‘Good-night, ma’am!’ said Doctor Unonius, and opened the door for her. Left alone, he went back to the table and began to turn the pages of Blair.
Doctor Unonius had drawn the table close beside an elbow-chair to the right of the fireplace. The excuse he made to himself was that, with a bright fire burning, he could the better see to read by blending its blaze with the light of the lamp. But it may be conjectured that, having disposed himself thus comfortably, he indulged in a nap. A strange sound fetched him out of it with a bounce. He leapt to his feet, and stood for a moment stupidly rubbing his eyes. The fire had burnt itself low. Blair’s Grave lay face-downward on the hearth-rug, whither it had slipped from his knee. The clock in the corner ticked at its same deliberate pace, but its hands pointed to twenty minutes past two.
What was the sound? Or, rather—since it no longer continued—what had it been? As it seemed to him, it had resembled the beat of horses’ hoofs at a gallop; a stampede almost. It could not have gone past on the high-road, for the noise had never been loud: yet it seemed to come from the high-road for a while, and then to drop suddenly and be drawn out in a series of faint thudded echoes.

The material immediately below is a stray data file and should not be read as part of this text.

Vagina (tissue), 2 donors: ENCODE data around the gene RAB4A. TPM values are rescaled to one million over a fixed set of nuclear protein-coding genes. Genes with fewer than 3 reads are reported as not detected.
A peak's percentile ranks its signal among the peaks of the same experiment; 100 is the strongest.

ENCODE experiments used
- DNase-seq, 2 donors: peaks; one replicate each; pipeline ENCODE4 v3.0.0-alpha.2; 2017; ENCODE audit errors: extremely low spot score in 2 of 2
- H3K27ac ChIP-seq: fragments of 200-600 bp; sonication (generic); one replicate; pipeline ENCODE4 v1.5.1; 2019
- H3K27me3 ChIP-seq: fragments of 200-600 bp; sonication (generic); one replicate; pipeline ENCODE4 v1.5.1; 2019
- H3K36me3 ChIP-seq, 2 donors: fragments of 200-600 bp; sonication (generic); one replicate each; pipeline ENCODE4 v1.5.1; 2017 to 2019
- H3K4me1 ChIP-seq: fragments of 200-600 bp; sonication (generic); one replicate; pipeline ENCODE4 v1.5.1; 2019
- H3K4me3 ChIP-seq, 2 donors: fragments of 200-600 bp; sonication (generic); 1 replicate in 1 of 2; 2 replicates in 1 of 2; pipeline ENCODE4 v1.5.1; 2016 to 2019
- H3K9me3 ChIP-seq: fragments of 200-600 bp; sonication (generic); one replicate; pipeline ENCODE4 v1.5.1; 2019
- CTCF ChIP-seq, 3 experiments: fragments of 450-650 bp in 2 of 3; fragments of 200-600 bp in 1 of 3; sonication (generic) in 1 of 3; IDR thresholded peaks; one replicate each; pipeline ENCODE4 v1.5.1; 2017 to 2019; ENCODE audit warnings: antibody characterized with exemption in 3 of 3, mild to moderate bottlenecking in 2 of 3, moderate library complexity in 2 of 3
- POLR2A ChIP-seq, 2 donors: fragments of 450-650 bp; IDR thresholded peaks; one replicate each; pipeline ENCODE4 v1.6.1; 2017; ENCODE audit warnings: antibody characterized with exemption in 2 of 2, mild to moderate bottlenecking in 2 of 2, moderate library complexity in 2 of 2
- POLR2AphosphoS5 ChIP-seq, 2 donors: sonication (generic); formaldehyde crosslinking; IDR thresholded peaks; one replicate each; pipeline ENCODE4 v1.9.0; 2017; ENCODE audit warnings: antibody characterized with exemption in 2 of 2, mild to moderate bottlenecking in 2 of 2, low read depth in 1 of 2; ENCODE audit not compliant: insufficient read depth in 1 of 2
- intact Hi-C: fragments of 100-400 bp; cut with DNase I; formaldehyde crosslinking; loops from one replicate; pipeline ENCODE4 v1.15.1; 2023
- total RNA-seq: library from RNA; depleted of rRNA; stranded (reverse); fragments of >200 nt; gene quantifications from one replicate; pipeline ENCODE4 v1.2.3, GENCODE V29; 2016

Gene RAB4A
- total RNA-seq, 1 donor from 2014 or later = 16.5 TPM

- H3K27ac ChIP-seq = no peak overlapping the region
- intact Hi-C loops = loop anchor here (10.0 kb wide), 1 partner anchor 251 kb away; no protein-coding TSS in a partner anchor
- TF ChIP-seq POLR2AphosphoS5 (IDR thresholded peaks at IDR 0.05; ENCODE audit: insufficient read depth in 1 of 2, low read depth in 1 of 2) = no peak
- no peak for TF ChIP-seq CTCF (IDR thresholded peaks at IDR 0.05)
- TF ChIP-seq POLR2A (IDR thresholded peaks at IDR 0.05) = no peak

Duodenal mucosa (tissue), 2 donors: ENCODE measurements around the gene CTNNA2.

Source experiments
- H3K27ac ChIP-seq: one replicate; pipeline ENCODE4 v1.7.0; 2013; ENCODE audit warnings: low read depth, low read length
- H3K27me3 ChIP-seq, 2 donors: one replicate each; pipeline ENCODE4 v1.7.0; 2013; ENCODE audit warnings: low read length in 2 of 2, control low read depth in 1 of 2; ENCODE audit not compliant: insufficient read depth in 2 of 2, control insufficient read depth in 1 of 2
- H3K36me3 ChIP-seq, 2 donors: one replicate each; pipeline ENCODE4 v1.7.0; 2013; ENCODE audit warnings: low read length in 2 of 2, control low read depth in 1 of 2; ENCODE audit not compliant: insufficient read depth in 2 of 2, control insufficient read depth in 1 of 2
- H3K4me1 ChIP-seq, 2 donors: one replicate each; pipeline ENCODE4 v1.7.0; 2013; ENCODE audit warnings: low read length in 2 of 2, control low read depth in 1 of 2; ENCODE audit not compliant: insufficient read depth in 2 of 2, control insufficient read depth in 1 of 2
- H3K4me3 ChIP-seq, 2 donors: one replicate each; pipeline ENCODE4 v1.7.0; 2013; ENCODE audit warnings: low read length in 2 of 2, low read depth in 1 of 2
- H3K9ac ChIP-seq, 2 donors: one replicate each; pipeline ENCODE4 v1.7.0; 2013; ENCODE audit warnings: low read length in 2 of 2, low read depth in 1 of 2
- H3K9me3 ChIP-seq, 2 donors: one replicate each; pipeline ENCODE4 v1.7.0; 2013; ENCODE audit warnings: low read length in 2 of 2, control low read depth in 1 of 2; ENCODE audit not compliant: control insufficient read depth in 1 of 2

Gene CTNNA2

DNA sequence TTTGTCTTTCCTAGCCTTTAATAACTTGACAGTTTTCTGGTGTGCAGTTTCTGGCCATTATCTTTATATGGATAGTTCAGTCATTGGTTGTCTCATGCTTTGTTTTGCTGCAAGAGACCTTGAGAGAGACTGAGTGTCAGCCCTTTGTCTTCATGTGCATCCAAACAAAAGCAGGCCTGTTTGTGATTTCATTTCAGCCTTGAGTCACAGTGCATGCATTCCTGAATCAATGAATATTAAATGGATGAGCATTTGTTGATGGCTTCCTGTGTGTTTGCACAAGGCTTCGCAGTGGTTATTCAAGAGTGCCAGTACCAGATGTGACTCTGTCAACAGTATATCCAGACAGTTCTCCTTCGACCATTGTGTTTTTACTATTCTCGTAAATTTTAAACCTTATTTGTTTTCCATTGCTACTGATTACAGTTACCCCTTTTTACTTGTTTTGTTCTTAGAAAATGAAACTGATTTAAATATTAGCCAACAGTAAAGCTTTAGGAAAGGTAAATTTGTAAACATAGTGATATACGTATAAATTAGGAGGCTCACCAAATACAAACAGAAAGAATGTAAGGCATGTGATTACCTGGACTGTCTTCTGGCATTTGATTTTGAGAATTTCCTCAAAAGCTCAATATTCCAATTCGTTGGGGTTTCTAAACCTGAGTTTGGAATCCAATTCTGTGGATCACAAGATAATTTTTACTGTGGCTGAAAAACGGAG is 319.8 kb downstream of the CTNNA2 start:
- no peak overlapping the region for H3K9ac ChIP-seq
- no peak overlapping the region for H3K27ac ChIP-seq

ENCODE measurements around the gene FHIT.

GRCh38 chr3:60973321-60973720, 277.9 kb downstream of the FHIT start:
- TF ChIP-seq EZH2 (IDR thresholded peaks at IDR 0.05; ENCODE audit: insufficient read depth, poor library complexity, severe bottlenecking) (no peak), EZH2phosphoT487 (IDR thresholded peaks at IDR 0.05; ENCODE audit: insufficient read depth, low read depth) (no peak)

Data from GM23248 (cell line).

Doctor Unonius went to the window, drew the curtains, unbarred a shutter, and stared out into the night. A newly risen moon hung low in the south-east, just above the coping of the courtlage wall, but the wall with its shrubs and clumps of ivy, massed in blackest shadow, excluded all view of the terrestrial world. The sound, whatever it had been, was not repeated.
Doctor Unonius stood for half a minute or so and gazed out with his forehead pressed to the pane. Then he closed the shutter again, let fall the curtain, and with a slight shiver went back to the fireplace.
He had picked up a pair of tongs and was stooping to pick up the charred ends of wood and pile them to revive the blaze, when another sound fetched him upright again. This also was the sound of a horse at a gallop, but now it drew nearer and nearer up the road. It clattered past the courtlage wall, and with that came to a sudden sprawling halt. A man’s voice, the rider’s, shouted some two or three words the doctor could not catch; but a moment later he heard the latch of the yard gate clink and horse and man lunge through, and had scarcely time to arm himself with one of the guns before three sharp strokes rattled on the back door.
Doctor Unonius hurried out to the passage. There he all but ran into Mrs Tresize, who came downstairs, lamp in hand and fully dressed as before. As before, too, she was entirely composed in manner.
‘I will open,’ she said. ’Go back and put the other gun away quickly, the pistol too. Keep the one in your hand if you will, and come back to me while I pretend to draw the bolts. No, please don’t argue. It will be all right if you do as I say.’